New EU initiative to drive growth of Europe’s low carbon industrial base

19-Feb-2013 - United Kingdom

The EU kicked off a critical new initiative to help revitalise and drive the competitive growth of Europe’s low carbon industrial base. LOCIMAP – the Low Carbon Industrial Manufacturing Parks project – is a response to the growing challenge faced by many European manufacturing businesses which increasingly compete against developed and developing economies benefiting from access to low-cost energy to produce their global goods and services.

Against this backdrop, LOCIMAP will bring together leading manufacturers and parks across the EU, and supported with the best technical and business know-how available, the project will identify the practical paths which Europe can take to grow a revitalised low carbon industrial base. A major objective is to achieve much closer integration in manufacturing complexes so they can operate at increased efficiency both of energy and material use, and with lower emissions.

Industrial parks were developed originally in Europe to make best use of local resources – and they continue to play an important role in wealth creation.. However, depletion of primary energy sources in Europe allied to rising cost and regulatory pressures on all manufacturers, especially energy intensive ones, are increasing the need for businesses to look for new ways of operating. Industrial parks often host such “heavy” industrial operations and need to find new business models if they are to continue to provide their vital economic contribution and to attract new investment. The products of the parks are essential for developing a low carbon economy in Europe – without their contribution none of the sustainable products we need to build a low carbon future can be made. With their original raison d’être, parks possess the technology, skills and the infrastructure to re-invent themselves and provide Europe with a needed competitive boost. This is essential in the face of increasing competition from the lower cost energy base enjoyed by competing regions – the unexpectedly rapid impact of unconventional gas on US energy costs is the most recent example of the changing global scene against which EU industry needs to be able to react.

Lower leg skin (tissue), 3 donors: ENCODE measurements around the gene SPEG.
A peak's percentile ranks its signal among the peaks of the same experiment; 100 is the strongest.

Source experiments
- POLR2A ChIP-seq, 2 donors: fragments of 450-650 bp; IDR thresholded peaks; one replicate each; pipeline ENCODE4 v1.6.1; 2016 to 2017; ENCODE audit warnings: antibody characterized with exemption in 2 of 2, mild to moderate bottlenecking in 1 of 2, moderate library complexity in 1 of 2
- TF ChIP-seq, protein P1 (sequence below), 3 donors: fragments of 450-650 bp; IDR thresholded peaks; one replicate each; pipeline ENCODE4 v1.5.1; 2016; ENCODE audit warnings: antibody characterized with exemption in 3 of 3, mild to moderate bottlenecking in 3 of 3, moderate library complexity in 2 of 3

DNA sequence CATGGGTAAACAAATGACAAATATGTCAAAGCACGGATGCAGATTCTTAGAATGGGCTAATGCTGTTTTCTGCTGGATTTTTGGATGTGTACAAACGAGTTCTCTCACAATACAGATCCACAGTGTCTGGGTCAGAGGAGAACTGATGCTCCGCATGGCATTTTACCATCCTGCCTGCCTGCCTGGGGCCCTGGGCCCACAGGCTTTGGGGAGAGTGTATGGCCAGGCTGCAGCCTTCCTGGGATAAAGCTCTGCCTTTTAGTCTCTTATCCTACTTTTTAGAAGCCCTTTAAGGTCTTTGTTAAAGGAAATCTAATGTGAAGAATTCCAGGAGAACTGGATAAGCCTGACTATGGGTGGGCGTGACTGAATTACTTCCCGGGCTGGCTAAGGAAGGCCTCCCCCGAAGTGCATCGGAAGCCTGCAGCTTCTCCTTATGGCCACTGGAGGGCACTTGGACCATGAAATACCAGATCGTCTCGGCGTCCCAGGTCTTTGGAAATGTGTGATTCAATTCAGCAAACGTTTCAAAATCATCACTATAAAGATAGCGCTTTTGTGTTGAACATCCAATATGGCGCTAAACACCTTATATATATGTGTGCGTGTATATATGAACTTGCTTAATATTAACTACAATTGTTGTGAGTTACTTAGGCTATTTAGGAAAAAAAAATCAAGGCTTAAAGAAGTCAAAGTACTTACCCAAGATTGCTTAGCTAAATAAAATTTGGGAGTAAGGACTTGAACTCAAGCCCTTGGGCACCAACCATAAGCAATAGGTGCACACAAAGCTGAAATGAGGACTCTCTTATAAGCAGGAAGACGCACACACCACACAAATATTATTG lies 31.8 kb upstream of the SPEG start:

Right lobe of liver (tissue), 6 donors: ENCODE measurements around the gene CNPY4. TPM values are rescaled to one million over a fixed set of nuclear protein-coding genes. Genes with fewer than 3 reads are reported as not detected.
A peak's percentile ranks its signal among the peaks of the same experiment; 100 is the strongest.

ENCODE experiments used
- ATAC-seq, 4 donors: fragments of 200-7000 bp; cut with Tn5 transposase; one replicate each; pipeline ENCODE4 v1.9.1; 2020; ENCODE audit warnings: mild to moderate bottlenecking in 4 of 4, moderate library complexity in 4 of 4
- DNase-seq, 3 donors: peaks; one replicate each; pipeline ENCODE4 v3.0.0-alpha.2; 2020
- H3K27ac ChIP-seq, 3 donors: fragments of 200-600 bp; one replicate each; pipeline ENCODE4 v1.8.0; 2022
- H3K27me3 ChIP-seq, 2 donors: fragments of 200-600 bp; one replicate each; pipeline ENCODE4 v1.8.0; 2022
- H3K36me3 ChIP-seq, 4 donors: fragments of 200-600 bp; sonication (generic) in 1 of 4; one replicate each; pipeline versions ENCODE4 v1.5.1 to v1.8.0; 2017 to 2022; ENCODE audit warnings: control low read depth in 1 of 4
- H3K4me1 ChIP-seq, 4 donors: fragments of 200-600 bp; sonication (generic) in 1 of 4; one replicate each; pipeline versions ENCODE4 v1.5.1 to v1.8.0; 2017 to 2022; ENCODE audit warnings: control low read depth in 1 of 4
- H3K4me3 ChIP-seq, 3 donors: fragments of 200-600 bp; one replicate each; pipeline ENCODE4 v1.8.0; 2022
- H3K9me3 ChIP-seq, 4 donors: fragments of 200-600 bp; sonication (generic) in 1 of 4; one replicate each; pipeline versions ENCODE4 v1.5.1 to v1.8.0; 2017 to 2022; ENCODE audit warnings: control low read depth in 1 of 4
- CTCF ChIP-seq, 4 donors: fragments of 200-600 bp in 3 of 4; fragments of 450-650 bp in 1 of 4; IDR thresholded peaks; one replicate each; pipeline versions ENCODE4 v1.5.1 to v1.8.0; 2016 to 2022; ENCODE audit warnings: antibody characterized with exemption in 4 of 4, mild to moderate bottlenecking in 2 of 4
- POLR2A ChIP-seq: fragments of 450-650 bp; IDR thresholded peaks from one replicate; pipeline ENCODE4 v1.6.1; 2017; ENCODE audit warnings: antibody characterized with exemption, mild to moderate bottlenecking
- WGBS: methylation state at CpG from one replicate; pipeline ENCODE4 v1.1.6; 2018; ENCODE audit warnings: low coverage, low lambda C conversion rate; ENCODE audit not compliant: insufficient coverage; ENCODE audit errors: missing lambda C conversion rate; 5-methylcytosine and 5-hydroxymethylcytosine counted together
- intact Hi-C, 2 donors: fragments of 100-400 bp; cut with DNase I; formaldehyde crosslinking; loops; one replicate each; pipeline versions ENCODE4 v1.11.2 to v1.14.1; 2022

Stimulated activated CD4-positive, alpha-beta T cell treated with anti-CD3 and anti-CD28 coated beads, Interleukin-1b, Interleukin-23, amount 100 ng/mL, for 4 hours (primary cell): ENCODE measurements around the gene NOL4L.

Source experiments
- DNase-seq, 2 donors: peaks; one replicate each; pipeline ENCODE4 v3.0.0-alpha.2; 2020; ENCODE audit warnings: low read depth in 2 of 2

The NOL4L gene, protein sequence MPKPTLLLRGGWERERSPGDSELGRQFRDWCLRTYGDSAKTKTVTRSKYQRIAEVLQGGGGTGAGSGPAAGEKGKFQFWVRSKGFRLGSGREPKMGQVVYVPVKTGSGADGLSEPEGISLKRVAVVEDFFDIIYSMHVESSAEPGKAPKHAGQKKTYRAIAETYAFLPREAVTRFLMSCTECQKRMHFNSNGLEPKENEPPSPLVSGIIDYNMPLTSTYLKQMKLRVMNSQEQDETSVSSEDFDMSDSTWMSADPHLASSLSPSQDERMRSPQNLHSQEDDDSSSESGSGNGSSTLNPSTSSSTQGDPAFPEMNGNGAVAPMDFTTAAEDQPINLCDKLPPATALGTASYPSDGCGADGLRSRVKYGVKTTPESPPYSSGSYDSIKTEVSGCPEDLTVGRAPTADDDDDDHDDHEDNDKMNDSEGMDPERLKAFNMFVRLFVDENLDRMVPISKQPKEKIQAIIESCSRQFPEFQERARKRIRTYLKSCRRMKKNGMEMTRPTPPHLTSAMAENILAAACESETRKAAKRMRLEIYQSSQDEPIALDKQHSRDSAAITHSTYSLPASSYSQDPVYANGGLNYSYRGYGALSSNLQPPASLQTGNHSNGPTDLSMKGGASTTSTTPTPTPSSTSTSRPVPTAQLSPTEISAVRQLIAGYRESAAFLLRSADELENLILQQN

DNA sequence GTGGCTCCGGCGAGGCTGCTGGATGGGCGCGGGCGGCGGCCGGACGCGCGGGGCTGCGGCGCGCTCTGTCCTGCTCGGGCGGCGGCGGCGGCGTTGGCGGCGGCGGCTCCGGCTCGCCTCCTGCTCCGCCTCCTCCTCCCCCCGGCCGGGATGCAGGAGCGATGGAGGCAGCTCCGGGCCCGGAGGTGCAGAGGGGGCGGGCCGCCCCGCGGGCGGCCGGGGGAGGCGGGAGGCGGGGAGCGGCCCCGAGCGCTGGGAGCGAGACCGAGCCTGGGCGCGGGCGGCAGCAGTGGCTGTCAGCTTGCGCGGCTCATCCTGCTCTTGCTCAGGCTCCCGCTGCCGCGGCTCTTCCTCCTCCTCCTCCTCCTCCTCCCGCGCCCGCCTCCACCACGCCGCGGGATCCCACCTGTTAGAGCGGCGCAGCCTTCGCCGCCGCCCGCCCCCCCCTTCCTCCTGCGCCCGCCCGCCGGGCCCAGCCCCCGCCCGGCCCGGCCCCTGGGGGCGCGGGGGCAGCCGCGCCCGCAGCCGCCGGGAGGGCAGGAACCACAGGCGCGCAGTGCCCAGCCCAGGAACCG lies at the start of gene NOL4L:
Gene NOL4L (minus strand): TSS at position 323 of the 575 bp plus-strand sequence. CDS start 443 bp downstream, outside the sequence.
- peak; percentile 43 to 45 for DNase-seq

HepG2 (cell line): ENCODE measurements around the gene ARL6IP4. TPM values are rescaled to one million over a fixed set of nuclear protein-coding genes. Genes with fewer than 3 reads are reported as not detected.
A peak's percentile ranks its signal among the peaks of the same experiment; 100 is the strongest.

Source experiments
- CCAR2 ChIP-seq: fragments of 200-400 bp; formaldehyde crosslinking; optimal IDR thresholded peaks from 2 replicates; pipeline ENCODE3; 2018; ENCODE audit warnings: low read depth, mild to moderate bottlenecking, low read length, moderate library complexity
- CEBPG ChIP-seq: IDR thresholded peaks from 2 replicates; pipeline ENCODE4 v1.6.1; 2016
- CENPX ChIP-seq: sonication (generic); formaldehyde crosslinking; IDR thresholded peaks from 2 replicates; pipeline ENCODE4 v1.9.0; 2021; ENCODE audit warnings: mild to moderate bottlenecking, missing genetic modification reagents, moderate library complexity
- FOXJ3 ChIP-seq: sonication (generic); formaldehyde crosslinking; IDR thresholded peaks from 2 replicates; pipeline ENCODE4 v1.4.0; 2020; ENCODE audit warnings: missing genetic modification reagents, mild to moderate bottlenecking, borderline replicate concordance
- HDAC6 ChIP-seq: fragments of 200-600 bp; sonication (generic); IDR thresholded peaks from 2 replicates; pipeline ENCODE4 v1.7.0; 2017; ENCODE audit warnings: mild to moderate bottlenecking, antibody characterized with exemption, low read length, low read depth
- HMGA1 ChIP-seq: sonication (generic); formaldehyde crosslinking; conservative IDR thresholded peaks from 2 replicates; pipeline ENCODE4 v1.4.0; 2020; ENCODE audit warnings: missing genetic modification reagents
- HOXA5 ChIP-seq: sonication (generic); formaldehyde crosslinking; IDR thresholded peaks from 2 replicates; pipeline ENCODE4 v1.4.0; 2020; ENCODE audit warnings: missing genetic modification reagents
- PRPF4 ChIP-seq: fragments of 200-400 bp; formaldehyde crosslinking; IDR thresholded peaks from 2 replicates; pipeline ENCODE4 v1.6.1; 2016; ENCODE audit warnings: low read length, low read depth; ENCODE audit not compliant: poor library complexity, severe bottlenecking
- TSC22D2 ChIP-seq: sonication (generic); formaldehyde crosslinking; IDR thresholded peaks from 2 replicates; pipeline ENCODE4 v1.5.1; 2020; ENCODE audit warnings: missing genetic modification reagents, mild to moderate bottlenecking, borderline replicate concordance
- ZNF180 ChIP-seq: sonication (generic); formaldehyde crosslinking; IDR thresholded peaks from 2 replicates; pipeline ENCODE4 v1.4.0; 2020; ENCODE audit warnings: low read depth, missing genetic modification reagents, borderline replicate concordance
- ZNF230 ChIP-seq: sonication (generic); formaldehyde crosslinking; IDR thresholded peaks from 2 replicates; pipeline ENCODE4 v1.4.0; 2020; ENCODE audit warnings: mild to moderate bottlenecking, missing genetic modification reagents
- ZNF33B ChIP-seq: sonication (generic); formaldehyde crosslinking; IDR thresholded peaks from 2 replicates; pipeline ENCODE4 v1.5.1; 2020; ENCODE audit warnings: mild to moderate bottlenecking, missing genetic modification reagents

New approaches and models for integrated parks of the future over the next 10-20 years will come from the project. These will be invaluable to policy makers across the EU as they struggle with practical responses to the global challenges outlined.

At the same time, the industrial parks which are participating in the project will benefit from understanding how they can improve their own situation and learn from the leading example of Kalundborg where business economics have driven the development of a sustainable and low carbon industrial system. This arrangement is even more noteworthy because the local community benefits strongly by accessing the heat and power raised in the industrial activity and taking it for use in domestic situations.

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